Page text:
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Issue 4 - Jan 2019

The best moments are when people use my own maps to tell me I'm wrong on something. That's how it should be. The worst moments are when people ask me to map for them, they're missing the point.

 — Simon Wardley


Welcome to this January edition of the Mapping Maps newsletter. The month when there was far more valuable stuff to learn from Simon Wardley's tweetstorms than one can expect from loads of books on those subjects. Here's a great curated list of his recent Twitter responses on questions around mapping.

We begin this month's newsletter with a two of such recent Twitter threads. Followed by a roundup of what's happening in community around mapping.

Hacking Organizational Design

A big learning of the month was on organizational design via these twitter threads - Though the topic has been previously covered here in detail, what makes the threads really interesting is getting to know the backstory behind origin and development of the PST model. It's amazing to see such experimentation at org structure level and the courage to make the changes based on the feedback (which usually was that the teams weren't getting along).

If you like to see a model from multiple perspectives, here are some recommended sources on PST and similar ideas  -

Surviving the Framework Hype Cycle

Busting Business

Another favorite this month was the tweetstorm on Capital Flow
and how, with mapping, the components of business get disrupted one by one -


Busting Finance

"Finance lacks context, so can't effectively measure capital flow, stocks and potential future. Everything built on that is a house of cards."


Busting Project Management

"This tendency to one size fits all methods, again because of a lack of context, results in continuous failure and endless arguments."


Busting HR

"This belief in a single size fits all culture, the inability to recognise not only aptitude (skill) but attitude (cultural style), to plan a path forward on how things change."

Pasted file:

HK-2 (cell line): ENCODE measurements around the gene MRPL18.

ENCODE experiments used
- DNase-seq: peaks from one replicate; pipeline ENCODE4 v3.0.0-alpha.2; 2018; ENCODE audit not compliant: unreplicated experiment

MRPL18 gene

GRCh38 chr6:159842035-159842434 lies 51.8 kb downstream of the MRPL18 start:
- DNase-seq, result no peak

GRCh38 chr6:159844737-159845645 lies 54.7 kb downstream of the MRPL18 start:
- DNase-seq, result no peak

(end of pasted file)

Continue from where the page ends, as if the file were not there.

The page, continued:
Busting Strategy

"The inability to distinguish between climatic patterns and context specific play, the inability to see the obvious changes, the memes, the endless memes."


Busting Business
"The inability to communicate across multiple groups, to bring these components into a cohesive whole, to understand the context."

Maps of the Month

Here's a collection of this month's interesting maps shared by community on Twitter -
 

Mapping Cyber Attacks

A map shared by by Tony Richards as an example of mapping security -

Building computers in the basement 

This map by Ian Waring may look funny and exaggerated at first but considering how often we fail to see components that are actually commodities, the map seems to be a more closer depiction of reality (thanks to Mike Carlisle for sharing this) -


PST 3X Fusion

A map by Manuel Küblböck demonstrating an ideal team composition by overlaying PST model on Kent Beck's 3X (Explore, Expand, Extract) as shared here -

Maps Talk

Be wary of the Wardley Kool-Aid! Once you quaff deeply, you'll soon start wandering around the office muttering "grrr, needless duplication of a commodity" and "bah, humbug, they can't see the intertia in their own thinking".

 — Ian Walker


Wardley Maps — an Illustration from Gerstner’s book

To more vividly illustrate Wardley Mapping, Julius Gamanyi takes this fascinating approach of mapping chapters of Lou Gerstner’s book -Who Says Elephants can’t Dance. Julius attempts to visualize narratives and strategic thinking of Gerstner by retrospectively portraying them unto Wardley Maps.